The world you know and love is no more, even if it isn’t obvious to every one of you just yet. We will look back at this moment in time, the months we are currently living through, the weeks that will mark the line between the pre-virus and the post-virus world. One thing is clear: we are past the inflection point.
There are decades when nothing happens, and there are weeks when decades happen.
As the events around the COVID-19 pandemic unfold, the fragility of our global systems becomes painfully obvious. This health crisis is triggering a financial one, and if we don’t get our act together, things will go from bad to worse.
The Legacy System is Crumbling
Both our money and our financial system has fundamental issues. Ruled from the top down by unelected decision-makers, these structures are not equipped to handle complex problems. Even worse, trying to fix a complex system by heavily interfering with natural processes will turn an annoying mosquito problem into a deadly snake problem (with some frogs in-between).
A new type of thinking is essential if mankind is to survive and move to higher levels.
Centralization is efficient until it isn’t. I’m afraid that most of us are going to learn this lesson the hard way: one by one, central points of failure will crumble under the pressure of current world events, and all we can do is watch our fragile legacy systems collapse (or turn into Orwellian nightmares).
I’m not suggesting that all “old” systems are obsolete — they aren’t. I’m suggesting that we are transitioning to a post-virus world, and it will be impossible to understand what is going on — and how problems might be solved — if you aren’t equipped to understand and use the tools of this new era.
A New Type of Thinking
The tools of the post-virus world need to be transparent, open, and freedom-enabling. Gatekeepers, censors, and arbitrary restrictions won’t help us to solve the problems we are facing — they will only make things worse. Information wants to be free, and we will need all the information out in the open to fight the battles yet to come.
I can’t tell you what kind of tools will emerge. Instead, let me list some things that are both of the utmost importance and difficult to understand/accept if you come from the legacy world:
- the internet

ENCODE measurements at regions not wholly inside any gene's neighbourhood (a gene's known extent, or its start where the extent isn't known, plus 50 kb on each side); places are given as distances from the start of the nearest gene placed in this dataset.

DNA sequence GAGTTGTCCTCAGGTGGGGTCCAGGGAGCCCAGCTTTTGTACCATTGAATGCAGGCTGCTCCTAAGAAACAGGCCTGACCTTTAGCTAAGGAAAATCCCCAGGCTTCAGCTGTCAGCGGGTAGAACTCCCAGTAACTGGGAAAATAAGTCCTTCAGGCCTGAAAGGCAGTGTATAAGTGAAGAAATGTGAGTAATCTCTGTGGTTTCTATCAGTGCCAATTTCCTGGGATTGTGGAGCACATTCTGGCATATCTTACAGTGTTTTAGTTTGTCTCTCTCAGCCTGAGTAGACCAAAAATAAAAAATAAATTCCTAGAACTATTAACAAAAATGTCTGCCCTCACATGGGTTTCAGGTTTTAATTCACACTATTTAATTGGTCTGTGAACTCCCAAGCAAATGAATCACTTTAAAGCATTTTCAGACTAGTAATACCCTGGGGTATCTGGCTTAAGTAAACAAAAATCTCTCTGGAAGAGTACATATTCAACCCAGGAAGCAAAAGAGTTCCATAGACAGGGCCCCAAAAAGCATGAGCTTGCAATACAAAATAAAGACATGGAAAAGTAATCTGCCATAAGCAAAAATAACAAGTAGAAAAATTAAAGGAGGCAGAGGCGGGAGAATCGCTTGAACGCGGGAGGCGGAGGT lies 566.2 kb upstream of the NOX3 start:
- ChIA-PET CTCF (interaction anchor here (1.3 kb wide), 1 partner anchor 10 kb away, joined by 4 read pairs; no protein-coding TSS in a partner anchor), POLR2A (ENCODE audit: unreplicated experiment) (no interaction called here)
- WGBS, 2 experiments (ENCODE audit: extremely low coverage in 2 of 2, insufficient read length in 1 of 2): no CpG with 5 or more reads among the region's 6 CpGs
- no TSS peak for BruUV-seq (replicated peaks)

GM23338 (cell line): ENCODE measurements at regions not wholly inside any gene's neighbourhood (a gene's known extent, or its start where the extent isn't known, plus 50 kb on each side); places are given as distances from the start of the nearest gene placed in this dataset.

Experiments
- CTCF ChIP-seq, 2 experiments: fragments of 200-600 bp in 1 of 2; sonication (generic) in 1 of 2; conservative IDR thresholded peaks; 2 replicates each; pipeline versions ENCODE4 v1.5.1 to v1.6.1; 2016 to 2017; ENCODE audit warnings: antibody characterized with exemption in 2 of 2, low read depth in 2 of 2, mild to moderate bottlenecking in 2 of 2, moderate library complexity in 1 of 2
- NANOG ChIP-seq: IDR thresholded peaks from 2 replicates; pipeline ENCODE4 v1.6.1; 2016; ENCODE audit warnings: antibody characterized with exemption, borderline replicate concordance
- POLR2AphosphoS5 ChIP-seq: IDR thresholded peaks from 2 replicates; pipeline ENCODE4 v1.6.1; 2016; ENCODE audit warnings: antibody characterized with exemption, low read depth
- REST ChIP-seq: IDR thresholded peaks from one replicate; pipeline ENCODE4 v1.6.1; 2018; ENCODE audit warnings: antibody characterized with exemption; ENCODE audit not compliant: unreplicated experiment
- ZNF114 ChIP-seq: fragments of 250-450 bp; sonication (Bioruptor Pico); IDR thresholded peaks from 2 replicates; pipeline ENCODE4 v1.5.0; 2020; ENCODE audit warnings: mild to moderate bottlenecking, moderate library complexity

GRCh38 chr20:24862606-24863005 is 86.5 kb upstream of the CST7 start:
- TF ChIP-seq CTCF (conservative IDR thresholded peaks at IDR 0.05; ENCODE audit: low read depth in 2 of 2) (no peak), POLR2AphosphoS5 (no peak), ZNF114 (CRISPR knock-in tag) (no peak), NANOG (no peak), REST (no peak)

- social media
- citizen journalism
- memes and misinformation
- open-source and free (libre) software
Others aren’t as hard to understand, but equally important: encryption, open hardware, biohacking, DIY biology, 3d printing, and other forms of distributed manufacturing.
These tools and the new type of thinking that comes along with them will lead to different structures, a different way of doing things, different outcomes. It might seem strange and inefficient at times, and that’s okay. The important part is that we move away from fragile systems and central points of failure, building robust, and even anti-fragile systems for generations to come.
Fragile, Robust, and Anti-Fragile Systems
The world is a scary, complicated, and chaotic place. Our interconnectedness and interdependence have drastic and unforeseen consequences, as the current pandemic shows so clearly.
Someone ate a bat in China and now you don’t get to retire. Funny how the world works.
Many systems got centralized over time, moving from robustness to fragility: the global financial system, various supply chains, large parts of our media apparatus, and even the money we use daily.
Complex, large-scale problems require organic, bottom-up, emergent solutions. We, as a society, need to make sure that robust solutions can emerge, which implies that we need to protect personal liberties and encourage personal responsibility more than ever.
It would be great if a benevolent ruler could step in and solve all our problems. Unfortunately, every benevolent ruler transforms into a totalitarian dictator given enough time. And I hope we can all agree that we don’t need any more of those.
I would love to end on an optimistic note, but the future ahead will be dark and bumpy, especially if the legacy world is all you know.
Consider sharing it, translating it, or remixing it in another way.